Coronavirus crisis escalates need to address student debt relief

Like so many aspects of our lives that have been affected by the coronavirus, student debt has gotten worse. With the economy reeling and businesses closing or slowing down, many student loan borrowers who have lost income are unable to make their monthly loan payments, and they are bracing themselves for long-term consequences.

woman holding up sign about her student debt

To minimize the damage, the AFT, in partnership with the Student Borrower Protection Center, is circulating information and tips to help borrowers through the crisis with tools like income-driven repayment plans and hardship deferment. The AFT is also working with lawmakers to ensure that any future coronavirus relief legislation builds on the current legislation to provide substantial student loan relief.

Big picture problem

Student debt in the United States—now clocking in at $1.6 trillion—is already a burden for millions of people and a significant drag on the economy. Forty-five million people owe an average of $38,000 on their student loans, and another borrower goes into default every 26 seconds.  

Already stretched and struggling, countless student loan borrowers over the weeks and months ahead will be hard-pressed to meet basic needs like housing, food and medical care. Student loan payments to the federal government will doubtless fall to the bottom of the list.

For that reason, student debt relief was a key point of discussion in the U.S. Senate’s coronavirus stimulus bill. The final bill, passed March 25, did include provisions to put most federal student loan payments on hold for six months, without accruing interest and while still counting those months toward Public Service Loan Forgiveness. The bill also halts involuntary collections on most federal student loans for six months.

Many Democrats, including Senate Minority Leader Chuck Schumer (D-N.Y.) and Sen. Elizabeth Warren (D-Mass.), had hoped to go further by not just delaying but canceling all payments owed during the crisis and giving each borrower a minimum of $10,000 in loan forgiveness. The AFT signed a joint statement with 19 other progressive organizations supporting the Democrats’ proposal.

“In response to the COVID-19 pandemic and its devastating economic impact, it’s crucially important to include federal student loan debt cancellation as a part of any economic stimulus,” reads the statement. “Now more than ever, we must ensure that all Americans can prioritize their health and that of their neighbors. Student loan relief is an essential factor in making that possible, and this proposal will make it a reality.”

The House of Representatives will take up the bill March 27, and another stimulus package is expected; student borrower advocates will continue to push for more relief.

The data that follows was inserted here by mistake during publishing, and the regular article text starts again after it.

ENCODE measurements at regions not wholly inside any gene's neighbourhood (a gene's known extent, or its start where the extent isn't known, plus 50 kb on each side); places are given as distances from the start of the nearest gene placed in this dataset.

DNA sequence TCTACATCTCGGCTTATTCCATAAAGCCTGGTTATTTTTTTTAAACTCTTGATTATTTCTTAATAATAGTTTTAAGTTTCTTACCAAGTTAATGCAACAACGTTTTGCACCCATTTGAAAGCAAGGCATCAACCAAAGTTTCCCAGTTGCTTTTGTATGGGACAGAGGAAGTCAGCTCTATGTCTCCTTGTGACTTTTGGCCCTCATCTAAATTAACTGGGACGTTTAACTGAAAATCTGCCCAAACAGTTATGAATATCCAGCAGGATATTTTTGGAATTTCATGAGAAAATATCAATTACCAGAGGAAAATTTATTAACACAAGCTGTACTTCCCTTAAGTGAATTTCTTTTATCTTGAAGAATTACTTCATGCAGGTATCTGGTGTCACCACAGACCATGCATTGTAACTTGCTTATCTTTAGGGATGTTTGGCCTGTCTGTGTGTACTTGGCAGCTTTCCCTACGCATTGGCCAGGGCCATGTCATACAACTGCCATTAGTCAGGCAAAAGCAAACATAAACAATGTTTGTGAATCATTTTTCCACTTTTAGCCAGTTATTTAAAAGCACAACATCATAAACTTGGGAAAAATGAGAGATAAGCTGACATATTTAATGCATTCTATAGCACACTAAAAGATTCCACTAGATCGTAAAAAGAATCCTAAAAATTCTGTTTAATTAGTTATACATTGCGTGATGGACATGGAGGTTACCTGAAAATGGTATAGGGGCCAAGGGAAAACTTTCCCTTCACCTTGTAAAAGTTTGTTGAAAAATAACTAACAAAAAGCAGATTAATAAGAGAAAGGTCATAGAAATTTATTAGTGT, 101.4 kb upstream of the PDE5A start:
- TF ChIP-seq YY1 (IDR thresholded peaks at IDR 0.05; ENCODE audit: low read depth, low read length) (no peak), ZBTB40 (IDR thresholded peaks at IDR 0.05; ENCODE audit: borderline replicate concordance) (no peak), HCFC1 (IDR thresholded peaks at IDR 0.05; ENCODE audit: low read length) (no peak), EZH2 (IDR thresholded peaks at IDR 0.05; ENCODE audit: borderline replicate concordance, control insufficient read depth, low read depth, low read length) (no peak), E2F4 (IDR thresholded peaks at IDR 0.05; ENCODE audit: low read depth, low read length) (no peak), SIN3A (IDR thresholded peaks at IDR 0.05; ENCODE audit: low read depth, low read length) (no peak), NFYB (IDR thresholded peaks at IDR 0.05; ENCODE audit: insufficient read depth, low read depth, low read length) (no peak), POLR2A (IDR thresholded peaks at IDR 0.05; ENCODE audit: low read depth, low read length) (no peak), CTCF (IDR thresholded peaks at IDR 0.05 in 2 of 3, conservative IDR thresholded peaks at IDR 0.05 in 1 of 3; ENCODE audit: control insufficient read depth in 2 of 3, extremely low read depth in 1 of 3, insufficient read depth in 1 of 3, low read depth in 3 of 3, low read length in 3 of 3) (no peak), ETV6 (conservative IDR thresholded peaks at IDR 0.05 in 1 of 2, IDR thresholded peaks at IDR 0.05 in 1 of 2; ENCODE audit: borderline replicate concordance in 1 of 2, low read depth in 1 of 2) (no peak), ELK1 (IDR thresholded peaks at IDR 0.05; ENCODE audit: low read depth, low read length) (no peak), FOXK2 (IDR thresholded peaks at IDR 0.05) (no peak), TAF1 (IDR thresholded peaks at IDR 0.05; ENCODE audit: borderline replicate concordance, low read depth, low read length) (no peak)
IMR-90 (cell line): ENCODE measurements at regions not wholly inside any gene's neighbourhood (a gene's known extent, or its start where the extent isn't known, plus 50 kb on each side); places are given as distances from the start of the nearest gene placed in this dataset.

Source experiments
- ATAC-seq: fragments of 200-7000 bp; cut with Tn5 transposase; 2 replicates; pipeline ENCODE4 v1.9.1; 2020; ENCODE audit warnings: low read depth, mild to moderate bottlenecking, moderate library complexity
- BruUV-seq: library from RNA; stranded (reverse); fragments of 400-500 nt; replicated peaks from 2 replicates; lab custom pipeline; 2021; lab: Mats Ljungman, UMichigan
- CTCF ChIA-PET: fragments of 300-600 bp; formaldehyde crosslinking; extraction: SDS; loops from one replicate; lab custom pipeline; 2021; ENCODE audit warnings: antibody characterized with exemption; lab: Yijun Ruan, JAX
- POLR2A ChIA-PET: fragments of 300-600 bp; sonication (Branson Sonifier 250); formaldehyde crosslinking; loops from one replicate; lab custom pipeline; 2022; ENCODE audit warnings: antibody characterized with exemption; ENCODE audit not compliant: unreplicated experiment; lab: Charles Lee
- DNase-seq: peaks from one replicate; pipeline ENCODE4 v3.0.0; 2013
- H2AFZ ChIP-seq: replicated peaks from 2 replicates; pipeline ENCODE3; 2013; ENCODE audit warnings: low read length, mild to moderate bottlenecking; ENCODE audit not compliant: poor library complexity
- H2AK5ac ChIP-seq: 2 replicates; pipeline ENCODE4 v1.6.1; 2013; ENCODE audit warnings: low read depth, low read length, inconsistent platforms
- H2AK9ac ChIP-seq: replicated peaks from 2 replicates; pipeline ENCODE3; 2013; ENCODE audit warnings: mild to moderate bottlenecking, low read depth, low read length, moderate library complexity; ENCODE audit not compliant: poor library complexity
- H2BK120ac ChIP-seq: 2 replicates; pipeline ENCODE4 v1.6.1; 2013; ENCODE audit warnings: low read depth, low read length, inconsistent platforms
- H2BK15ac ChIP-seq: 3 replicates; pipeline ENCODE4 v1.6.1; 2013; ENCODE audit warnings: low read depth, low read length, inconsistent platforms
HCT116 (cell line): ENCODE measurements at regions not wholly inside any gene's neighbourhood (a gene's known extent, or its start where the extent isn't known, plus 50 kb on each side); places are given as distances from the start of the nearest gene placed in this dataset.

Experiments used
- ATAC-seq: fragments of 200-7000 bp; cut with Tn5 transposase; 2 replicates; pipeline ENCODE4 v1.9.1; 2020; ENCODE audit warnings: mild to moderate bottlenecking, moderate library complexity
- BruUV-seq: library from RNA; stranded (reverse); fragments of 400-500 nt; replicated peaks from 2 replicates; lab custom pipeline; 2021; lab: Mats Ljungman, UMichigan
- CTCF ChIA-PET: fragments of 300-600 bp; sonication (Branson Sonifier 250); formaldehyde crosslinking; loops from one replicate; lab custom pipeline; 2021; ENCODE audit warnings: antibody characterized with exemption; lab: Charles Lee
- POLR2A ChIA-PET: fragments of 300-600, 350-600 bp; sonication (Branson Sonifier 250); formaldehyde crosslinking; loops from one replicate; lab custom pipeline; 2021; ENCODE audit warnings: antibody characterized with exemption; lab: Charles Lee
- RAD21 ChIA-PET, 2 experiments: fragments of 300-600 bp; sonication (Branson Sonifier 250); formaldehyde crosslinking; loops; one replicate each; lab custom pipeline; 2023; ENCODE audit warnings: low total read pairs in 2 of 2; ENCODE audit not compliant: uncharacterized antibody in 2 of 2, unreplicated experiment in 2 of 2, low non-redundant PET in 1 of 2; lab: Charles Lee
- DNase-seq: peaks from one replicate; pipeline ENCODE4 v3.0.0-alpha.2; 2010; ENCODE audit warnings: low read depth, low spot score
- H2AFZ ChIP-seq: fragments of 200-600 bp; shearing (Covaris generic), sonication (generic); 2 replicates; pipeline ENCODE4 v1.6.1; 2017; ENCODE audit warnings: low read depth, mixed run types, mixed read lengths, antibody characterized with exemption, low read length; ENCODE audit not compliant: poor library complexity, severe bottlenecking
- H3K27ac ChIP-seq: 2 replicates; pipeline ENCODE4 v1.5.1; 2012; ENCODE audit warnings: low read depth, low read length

Meanwhile, President Trump has promised to waive federal student loan interest and defer payments, as the Senate bill dictates. This development, says AFT President Randi Weingarten, is a direct result of collective pressure from education advocates like the AFT. “We’ve helped change the narrative,” she says, but warns that “we also have to make sure the Trump administration actually meets the promises it’s made.”

Loan by loan

While policymakers wrangle with the best way to mitigate damage from the double whammy of student loan debt and a coronavirus economy, everyday people just want to know how they’re going to make their loan payments and avoid default—even with the six-month relief measure, which is expected to activate automatically on existing loans.

A webinar sponsored by the AFT and the Student Borrower Protection Center outlines more details. It describes income-based repayment plans, which allow borrowers to pay only what they can afford, and notes that, in some cases, monthly payments can be as low as zero dollars and still count toward eventual loan forgiveness. It dives into details about who qualifies for this plan—whether defaulted loans qualify, for example, and how to bring loans up to date. It explains how to continue to qualify for Public Service Loan Forgiveness—the program that forgives student debt for qualifying people who work in public service and make their monthly loan payments for 10 years—even when making those required monthly payments is impossible.

More specific to the coronavirus, the 20-minute webinar offers information for people who have been laid off or furloughed, with details about how to document these changes so that they will qualify for income-based repayment. There is also general information about financial hardship deferment or forbearance, loan consolidation, and loan rehabilitation for people whose loans are in default.

“At the end of the day we’re trying to ensure that people have the protections that they need,” Weingarten told those who tuned in to the webinar live. At the same time, she said, the AFT wants to “move the ball a little bit further to make sure that during this crisis those loan payments are canceled or mitigated.”

[Virginia Myers]